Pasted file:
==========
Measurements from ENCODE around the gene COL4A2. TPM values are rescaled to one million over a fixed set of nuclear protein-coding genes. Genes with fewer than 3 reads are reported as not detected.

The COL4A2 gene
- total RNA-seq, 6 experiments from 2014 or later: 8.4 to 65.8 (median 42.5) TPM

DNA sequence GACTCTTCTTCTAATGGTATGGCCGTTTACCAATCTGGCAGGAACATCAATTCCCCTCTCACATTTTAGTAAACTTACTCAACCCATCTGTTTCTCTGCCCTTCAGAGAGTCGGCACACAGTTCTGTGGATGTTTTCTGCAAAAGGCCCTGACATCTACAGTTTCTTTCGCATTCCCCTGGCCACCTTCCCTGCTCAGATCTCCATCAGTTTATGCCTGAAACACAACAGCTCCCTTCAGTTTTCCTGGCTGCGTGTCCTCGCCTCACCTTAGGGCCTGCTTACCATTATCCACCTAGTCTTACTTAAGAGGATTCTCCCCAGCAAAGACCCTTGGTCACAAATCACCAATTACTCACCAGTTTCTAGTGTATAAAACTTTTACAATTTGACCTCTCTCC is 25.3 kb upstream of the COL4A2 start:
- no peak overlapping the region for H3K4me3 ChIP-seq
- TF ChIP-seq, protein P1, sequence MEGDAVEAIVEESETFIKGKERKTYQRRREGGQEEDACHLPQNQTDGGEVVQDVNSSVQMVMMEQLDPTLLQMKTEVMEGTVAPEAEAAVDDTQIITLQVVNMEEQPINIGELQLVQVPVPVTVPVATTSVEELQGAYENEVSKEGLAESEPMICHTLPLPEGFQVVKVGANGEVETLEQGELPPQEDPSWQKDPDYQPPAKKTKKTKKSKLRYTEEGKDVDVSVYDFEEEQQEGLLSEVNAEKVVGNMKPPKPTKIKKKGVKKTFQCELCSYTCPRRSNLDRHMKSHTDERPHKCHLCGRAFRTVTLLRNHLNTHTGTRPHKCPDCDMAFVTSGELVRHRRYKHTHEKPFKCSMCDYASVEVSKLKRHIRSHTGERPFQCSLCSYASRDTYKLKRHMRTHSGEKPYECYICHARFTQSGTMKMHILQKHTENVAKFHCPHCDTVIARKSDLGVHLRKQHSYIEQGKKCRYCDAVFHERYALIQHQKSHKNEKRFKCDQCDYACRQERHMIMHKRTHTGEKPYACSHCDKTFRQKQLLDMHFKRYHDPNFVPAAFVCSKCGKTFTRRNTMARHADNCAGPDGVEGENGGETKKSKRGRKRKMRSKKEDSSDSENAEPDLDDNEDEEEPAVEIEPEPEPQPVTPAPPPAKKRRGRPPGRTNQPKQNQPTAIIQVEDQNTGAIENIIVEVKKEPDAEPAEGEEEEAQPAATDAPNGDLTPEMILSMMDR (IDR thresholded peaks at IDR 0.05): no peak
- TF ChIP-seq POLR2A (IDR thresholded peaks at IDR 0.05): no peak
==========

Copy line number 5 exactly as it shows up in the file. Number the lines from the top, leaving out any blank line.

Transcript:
- no peak overlapping the region for H3K4me3 ChIP-seq